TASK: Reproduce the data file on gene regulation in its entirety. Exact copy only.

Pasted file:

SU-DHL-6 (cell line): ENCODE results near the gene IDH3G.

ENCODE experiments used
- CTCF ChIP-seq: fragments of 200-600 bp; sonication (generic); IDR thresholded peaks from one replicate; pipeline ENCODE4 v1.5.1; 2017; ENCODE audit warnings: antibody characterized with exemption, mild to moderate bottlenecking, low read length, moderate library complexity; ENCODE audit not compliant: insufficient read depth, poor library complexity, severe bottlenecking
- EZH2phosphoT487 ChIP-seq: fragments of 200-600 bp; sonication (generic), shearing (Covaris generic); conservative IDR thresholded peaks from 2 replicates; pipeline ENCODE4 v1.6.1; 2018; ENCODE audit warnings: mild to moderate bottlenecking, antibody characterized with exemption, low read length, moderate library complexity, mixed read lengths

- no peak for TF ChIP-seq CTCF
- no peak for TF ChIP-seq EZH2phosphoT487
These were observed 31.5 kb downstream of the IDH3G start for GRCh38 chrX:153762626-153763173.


SU-DHL-6 (cell line): ENCODE results near the gene IDH3G.

ENCODE experiments used
- CTCF ChIP-seq: fragments of 200-600 bp; sonication (generic); IDR thresholded peaks from one replicate; pipeline ENCODE4 v1.5.1; 2017; ENCODE audit warnings: antibody characterized with exemption, mild to moderate bottlenecking, low read length, moderate library complexity; ENCODE audit not compliant: insufficient read depth, poor library complexity, severe bottlenecking
- EZH2phosphoT487 ChIP-seq: fragments of 200-600 bp; sonication (generic), shearing (Covaris generic); conservative IDR thresholded peaks from 2 replicates; pipeline ENCODE4 v1.6.1; 2018; ENCODE audit warnings: mild to moderate bottlenecking, antibody characterized with exemption, low read length, moderate library complexity, mixed read lengths

- no peak for TF ChIP-seq CTCF
- no peak for TF ChIP-seq EZH2phosphoT487
These were observed 31.5 kb downstream of the IDH3G start for GRCh38 chrX:153762626-153763173.